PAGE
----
“The municipality is in a financial crisis because of its consistent failure to meet financial commitments due to the cash flow challenges.  The issue is the high level of outstanding debtors, which is a challenge as there is an outstanding debt of more than R806-million. This is an indication that there is a poor level of debt collection.” 

Mashoeshoe said the municipality had failed to implement a debt collection and credit control policy to collect the money that was owed to it. 

“Total creditors have grown over the years from R486-million to R637-million. From June to December 2021, creditors moved from R637-million to R734-million and the main matter is the Eskom debt of R718-million as reported in December 2021. And the municipality has been adopting an unfunded budget for the past five years.” 

She said service delivery had been poor for the past five years.

“It improved in the 2020/2021 financial year. The electricity infrastructure is ageing, but the municipality is not responding to infrastructure requirements. We have observed the issue of municipal roads that are dilapidated as we were driving around. They need more serious maintenance.” 

Mashoeshoe said for the past five years the municipality had returned a total of R84.5-million in conditional grants to the National Treasury

The National Treasury deputy director-general, Malijeng Ngqaleni, said the sooner they implemented the financial recovery plan, the sooner they would leave Enoch Mgijima. 

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“We need to make sure that the cash problem is addressed. Council must oversee the implementation of all the council-approved policies, including the credit control policy. We are aware that the municipality for the past five years has been unable to account for the resources that it has.” 

Debt write-off

She said the Treasury was not happy with the municipality writing off its debt.

“There has been no proper investigation and proper consequence management. Council must oversee the implementation of the budget. The underperformance on conditional grants is not right and we need to get more from those that are underperforming.”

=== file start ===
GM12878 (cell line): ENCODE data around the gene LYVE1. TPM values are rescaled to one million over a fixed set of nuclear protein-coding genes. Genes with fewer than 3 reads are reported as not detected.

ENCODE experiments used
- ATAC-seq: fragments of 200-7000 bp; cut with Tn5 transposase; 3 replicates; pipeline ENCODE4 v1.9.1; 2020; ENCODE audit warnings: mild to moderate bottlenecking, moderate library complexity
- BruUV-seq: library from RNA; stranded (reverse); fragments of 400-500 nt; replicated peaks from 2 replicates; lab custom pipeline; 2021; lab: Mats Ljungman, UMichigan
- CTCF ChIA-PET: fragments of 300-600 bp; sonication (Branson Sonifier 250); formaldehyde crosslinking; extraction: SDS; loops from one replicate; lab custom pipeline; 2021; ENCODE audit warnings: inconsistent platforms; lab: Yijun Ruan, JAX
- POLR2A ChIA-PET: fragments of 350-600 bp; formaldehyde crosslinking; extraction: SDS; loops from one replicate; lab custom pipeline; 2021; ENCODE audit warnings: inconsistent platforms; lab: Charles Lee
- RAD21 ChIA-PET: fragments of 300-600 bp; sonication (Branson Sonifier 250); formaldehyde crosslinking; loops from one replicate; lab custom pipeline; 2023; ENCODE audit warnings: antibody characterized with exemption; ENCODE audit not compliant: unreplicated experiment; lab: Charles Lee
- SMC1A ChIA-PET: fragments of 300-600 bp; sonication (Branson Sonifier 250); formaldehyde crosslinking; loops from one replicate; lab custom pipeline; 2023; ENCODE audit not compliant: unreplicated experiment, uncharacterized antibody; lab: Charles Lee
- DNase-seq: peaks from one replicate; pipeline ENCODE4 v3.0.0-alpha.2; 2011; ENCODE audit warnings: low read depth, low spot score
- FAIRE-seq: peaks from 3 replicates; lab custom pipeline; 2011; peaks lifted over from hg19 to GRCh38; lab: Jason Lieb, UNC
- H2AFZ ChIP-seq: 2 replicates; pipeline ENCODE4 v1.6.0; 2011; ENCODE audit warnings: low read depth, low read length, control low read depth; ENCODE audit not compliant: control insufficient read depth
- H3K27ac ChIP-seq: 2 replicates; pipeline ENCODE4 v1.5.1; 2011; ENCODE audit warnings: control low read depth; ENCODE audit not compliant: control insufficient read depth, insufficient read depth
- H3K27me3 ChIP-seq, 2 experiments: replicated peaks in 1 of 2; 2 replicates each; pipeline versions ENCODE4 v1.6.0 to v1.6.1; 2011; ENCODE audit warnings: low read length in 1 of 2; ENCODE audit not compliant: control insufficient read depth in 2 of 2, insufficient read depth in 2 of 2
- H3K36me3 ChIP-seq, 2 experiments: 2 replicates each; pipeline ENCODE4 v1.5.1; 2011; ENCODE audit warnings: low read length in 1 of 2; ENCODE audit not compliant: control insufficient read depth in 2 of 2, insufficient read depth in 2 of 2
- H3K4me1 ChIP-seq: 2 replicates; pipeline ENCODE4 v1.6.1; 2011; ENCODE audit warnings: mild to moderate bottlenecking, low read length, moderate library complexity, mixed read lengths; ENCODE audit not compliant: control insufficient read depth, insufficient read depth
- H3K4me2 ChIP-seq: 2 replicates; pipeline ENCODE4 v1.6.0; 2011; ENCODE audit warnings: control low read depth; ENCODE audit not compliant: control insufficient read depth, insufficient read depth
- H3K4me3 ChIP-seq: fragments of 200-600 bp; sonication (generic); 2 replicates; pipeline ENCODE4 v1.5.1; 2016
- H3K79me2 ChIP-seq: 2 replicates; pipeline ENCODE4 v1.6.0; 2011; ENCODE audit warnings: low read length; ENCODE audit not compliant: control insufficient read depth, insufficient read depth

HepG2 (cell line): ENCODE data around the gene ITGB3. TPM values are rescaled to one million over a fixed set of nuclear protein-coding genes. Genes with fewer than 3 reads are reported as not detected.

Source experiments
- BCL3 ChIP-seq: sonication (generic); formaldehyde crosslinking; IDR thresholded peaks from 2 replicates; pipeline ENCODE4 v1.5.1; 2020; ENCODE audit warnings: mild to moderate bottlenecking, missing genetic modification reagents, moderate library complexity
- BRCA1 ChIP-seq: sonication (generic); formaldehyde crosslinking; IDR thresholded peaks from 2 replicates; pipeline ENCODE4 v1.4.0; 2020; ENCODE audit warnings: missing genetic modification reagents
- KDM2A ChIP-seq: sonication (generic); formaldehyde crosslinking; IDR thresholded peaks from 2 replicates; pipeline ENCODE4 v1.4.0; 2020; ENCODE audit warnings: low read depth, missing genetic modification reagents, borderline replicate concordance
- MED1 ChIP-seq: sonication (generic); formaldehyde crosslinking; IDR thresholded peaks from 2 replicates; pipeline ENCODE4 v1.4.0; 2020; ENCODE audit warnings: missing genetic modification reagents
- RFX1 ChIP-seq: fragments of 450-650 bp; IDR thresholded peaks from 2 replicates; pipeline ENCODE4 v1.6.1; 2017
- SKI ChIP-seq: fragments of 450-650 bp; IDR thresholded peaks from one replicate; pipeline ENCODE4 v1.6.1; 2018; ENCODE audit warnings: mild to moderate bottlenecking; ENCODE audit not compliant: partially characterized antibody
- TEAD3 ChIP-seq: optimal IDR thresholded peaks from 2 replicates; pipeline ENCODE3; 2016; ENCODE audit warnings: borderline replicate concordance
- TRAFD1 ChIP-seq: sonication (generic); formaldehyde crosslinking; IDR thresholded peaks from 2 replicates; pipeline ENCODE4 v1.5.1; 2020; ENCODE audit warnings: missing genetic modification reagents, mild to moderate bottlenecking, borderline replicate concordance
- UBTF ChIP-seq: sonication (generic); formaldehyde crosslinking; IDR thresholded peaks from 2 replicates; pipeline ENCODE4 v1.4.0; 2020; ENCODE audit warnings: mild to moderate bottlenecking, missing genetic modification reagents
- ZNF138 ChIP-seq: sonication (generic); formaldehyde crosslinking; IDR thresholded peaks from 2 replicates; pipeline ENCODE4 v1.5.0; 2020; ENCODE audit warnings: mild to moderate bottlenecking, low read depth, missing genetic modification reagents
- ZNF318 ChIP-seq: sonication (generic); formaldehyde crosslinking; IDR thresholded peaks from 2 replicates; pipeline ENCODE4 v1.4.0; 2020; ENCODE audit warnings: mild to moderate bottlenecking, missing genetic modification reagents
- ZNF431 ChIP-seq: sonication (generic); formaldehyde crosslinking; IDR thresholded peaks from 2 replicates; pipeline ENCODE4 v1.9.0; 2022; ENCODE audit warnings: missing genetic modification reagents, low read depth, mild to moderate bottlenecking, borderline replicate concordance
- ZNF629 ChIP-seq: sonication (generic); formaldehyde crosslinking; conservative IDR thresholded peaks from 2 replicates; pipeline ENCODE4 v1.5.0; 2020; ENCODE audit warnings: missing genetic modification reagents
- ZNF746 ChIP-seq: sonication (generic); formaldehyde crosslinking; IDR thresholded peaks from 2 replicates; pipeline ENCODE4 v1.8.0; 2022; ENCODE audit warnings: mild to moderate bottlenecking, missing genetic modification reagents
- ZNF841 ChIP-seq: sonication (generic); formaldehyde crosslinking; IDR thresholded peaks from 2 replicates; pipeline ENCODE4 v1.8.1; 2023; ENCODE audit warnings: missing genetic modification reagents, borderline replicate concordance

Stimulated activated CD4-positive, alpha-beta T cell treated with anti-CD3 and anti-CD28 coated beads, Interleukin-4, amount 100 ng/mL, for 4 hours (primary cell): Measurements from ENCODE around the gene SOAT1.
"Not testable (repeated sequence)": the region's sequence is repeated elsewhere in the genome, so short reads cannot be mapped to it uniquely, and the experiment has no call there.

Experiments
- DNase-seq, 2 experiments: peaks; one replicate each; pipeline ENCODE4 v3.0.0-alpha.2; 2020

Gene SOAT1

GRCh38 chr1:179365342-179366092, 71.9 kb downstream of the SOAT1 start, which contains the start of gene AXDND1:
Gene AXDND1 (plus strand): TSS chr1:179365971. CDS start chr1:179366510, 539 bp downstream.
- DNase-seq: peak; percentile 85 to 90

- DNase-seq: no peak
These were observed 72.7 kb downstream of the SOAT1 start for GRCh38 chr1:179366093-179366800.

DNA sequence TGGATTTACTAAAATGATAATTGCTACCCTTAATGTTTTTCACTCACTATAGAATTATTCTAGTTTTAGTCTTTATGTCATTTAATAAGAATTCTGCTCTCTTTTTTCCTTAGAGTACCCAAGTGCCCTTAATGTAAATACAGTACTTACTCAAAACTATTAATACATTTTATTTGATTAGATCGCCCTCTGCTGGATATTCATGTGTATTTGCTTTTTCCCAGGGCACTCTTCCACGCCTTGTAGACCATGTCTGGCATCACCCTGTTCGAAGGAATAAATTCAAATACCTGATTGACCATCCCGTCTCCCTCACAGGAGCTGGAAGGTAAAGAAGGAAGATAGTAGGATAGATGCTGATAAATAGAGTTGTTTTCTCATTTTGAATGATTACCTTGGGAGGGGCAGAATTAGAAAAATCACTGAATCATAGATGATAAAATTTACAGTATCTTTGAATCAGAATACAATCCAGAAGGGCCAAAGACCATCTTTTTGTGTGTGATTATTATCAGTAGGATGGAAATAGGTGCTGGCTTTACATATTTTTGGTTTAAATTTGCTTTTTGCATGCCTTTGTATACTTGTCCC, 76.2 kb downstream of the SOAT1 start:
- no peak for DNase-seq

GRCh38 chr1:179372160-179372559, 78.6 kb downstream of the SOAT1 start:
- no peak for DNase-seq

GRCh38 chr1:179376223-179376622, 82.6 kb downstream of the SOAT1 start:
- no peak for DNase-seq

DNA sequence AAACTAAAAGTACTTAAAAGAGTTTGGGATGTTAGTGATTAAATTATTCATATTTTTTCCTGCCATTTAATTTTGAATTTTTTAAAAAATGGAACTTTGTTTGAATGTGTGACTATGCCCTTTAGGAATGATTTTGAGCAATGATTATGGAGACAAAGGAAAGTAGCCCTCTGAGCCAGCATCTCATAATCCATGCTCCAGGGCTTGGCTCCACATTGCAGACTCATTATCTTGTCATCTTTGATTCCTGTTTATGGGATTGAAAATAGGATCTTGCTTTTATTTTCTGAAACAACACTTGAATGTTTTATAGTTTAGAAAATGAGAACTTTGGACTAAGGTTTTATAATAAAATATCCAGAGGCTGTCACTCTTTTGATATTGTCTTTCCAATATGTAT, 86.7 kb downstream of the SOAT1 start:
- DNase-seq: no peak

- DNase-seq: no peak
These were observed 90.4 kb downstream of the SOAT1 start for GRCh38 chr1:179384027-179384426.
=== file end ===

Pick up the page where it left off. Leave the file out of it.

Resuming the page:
Ngqaleni said the Enoch Mgijima municipality was one of 43 municipalities that had been identified as being in a financial and service delivery crisis.  

“What has triggered this process is the high court decision that mandated the national government and ordered it to intervene in the financial and service delivery crisis that prevailed in the municipality called Lekwa in Mpumalanga. The president then said, how many of those municipalities are in this situation? What he was saying was that we cannot be instructed by courts to implement our laws and do what we are supposed to do. Therefore, let’s be proactive so that whenever we find this problem then we can take the right measures that will lead us to address this problem.”  

Ngqaleni said that with Cogta they had developed a matrix that would objectively assess the performance of the crisis-ridden municipalities according to the four pillars of sustainability: governance, institutional health, financial health and the state of service delivery. 

“That was before the elections. Looking at the terms of the political cycle, in the third term we ended up with 66 municipalities in financial distress. In the fourth term, the number increased to 97. What we noticed is that things got worse in the fifth term. In the last assessment, we have noticed that 175 municipalities were in crisis in the fifth term, from 66 in the first term.”  

Lindile Zincume, a National Treasury official, said the role of the council was to provide oversight.

“Council must improve oversight and monitoring. The role of the national department is to be the coach, and [it] will report to the minister and Cabinet on a monthly basis,” he said.

The municipality’s executive mayor, Thembeka Bunu, and the entire Enoch Mgijima council welcomed the intervention. 

Independent councillor Ken Clark called on Godongwana to order a forensic investigation into the affairs of the municipality; however, Godongwana said they can’t just carry out a forensic investigation without identifying the problem.

“If Dr Tom notices something that needs a forensic investigation, I will allow him to do so,” he said. DM